– Barbara Klinger, Indiana University

With Justice on Demand, Tanya Horeck offers a riveting, timely account of audiences’ affective investment in true crime narratives in relationship to both streaming media cultures and ‘post-truth’ times. Through careful close readings and theoretically astute analysis, she shows how the form of such storytelling solicits fantasies of interactivity while delivering emotional rewards closely attuned to the rhythms of on-demand spectatorship.

– Caetlin Benson-Allott, author of Killer Tapes and Shattered Screens: Video Spectatorship from VHS to File Sharing

In Justice on Demand, Tanya Horeck offers a deft analysis of the role true crime narratives have come to play in the digital, multiplatform era. She skillfully examines how audiences watch, listen to, interact with, and make meaning out of true crime media ranging from long-form documentary to memes to trailers and more. Compelling and insightful, Horeck’s book is essential reading for anyone interested in the affective and visceral appeal of true crime in the contemporary moment.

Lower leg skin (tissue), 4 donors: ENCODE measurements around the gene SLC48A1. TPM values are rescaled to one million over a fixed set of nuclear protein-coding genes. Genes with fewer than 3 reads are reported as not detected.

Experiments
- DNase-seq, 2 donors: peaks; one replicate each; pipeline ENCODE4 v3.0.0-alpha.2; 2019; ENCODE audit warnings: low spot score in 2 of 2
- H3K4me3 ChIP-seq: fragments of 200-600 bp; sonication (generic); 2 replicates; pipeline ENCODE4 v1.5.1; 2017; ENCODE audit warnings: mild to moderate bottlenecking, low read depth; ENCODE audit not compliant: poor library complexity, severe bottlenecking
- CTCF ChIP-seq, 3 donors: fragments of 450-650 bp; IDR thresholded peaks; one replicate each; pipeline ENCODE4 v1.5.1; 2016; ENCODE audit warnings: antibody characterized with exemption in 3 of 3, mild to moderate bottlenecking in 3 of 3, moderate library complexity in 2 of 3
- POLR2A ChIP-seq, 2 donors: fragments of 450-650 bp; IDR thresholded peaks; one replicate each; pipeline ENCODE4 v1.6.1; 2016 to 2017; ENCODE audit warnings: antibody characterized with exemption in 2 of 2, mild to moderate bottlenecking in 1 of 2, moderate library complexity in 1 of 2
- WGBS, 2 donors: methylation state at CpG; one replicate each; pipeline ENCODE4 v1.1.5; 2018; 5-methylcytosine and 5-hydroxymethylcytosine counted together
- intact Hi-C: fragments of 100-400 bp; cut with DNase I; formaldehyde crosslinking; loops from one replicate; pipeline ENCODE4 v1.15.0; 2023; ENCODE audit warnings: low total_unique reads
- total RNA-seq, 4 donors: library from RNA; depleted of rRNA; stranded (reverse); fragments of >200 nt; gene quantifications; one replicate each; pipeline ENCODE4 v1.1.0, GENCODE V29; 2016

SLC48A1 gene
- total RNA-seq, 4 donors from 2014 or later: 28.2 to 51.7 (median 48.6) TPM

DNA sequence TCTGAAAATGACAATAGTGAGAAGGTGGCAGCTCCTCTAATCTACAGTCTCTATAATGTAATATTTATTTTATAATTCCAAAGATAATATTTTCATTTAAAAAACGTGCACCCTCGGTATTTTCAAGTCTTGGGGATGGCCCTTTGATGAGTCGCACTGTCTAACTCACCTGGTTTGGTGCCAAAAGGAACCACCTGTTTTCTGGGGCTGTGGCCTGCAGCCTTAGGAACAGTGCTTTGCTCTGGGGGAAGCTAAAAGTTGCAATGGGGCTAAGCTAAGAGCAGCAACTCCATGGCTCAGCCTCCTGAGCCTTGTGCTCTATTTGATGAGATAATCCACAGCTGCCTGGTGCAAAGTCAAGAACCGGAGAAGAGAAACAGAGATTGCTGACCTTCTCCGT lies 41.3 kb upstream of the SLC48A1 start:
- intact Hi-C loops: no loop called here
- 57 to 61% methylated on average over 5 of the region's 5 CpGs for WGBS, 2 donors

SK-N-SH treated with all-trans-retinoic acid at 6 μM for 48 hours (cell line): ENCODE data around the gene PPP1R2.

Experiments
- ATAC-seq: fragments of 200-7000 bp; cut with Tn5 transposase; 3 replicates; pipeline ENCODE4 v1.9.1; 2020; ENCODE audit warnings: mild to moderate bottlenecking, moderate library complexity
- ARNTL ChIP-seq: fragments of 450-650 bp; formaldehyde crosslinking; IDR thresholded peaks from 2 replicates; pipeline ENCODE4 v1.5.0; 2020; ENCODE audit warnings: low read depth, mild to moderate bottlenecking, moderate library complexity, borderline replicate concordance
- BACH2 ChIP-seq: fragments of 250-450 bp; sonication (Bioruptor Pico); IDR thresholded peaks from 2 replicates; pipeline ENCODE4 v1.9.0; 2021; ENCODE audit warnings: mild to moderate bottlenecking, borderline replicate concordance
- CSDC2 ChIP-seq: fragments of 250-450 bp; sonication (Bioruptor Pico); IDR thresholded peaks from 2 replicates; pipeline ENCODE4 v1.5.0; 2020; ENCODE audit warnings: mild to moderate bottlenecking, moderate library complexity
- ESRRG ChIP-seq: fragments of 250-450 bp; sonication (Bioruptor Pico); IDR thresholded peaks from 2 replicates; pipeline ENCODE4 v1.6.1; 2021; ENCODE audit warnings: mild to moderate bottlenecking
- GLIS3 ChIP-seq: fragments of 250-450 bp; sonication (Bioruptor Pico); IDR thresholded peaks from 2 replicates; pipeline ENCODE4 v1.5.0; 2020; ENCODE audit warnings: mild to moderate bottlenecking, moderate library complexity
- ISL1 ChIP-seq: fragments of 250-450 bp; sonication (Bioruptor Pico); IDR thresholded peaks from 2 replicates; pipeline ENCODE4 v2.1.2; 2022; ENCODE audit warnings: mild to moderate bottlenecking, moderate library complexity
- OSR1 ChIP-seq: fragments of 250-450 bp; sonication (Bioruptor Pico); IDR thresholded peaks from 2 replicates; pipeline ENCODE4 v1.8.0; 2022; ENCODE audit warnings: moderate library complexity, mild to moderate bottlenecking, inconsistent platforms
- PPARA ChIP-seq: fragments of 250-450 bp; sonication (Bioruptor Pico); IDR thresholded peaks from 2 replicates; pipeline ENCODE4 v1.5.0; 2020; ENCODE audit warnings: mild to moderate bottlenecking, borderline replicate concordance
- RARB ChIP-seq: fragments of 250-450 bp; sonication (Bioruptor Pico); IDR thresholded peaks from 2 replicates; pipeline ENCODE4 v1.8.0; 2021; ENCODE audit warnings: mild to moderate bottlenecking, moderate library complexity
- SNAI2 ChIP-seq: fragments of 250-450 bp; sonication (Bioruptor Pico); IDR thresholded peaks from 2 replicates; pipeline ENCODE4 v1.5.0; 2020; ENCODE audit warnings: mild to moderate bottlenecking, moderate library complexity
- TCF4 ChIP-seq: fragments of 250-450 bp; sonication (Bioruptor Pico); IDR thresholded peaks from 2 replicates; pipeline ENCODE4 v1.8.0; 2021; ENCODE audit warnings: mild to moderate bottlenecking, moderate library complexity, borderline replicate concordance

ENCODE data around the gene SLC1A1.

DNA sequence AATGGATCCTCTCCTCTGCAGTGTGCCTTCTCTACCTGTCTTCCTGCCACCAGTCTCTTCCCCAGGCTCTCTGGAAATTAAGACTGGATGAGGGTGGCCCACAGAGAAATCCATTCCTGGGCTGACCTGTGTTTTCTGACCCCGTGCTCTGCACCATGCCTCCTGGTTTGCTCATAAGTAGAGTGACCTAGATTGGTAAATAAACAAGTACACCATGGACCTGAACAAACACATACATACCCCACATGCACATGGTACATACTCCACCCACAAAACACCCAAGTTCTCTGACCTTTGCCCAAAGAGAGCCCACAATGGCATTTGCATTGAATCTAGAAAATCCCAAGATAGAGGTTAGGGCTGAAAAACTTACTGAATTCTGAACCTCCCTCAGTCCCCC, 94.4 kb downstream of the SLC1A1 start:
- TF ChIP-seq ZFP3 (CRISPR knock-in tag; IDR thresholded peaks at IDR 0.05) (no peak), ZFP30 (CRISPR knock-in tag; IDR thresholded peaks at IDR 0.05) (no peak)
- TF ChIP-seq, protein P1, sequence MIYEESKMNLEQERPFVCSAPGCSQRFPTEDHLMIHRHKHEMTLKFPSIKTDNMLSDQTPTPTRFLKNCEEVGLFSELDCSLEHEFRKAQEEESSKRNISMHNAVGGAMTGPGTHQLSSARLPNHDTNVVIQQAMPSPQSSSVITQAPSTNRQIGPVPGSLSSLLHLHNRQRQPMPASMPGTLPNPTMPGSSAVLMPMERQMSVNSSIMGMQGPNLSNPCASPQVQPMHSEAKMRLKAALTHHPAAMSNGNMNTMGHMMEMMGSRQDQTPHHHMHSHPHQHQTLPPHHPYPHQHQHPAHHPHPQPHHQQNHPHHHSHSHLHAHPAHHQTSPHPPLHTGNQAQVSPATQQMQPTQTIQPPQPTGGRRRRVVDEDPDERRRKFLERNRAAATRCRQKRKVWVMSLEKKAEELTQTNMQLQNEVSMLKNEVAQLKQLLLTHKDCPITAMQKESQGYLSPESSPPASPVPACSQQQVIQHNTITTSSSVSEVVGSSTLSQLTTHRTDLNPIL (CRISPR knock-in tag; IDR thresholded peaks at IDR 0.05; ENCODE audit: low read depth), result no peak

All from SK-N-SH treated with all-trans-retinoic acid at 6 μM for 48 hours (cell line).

– Kristen Fuhs, associate professor of film and media studies, Woodbury University

A beautifully written work of outstanding scholarly detection, Justice on Demand is an unfailingly absorbing read. Horeck scrutinizes a remarkable body of true crime evidence to compellingly uncover the intensified fascination the genre holds for audiences today within contemporary digital culture.

– Deborah Jermyn, author of Crime Watching: Investigating Real Crime TV

Tanya Horeck’s Justice on Demand offers a cogent and critical exploration of how the true crime genre has captured widespread attention in our contemporary networked, transmedial environment. Justice on Demand traces true crime’s prominence across multiple digital platforms, from feature films like Dear Zachary to long-form television documentaries, such as Making a Murderer, and from nuanced podcasts like Serial to sensational viral ‘elevator assault’ videos. Horeck reveals how the genre’s purportedly rigorous presentation of visible evidence consistently participates in and produces troubling viewpoints on race and gender.

– Jason Middleton, associate professor of English and director of film and media studies, University of Rochester

Finished Tanya Horeck's book Justice on Demand, which offers an excellent analysis of the trend of "true crime" media. Her book argues that the most effective way to analyze this type of media is affect theory. In using affect theory, Horeck is able to show how Netflix in particular uses a narrative model that mirrors a digital model to hook viewers. The book is a must-read for media scholars.

– Brian M. Faucette, co-author of Cop Shows: A Critical History of Police Dramas on Television

– Citiation Missing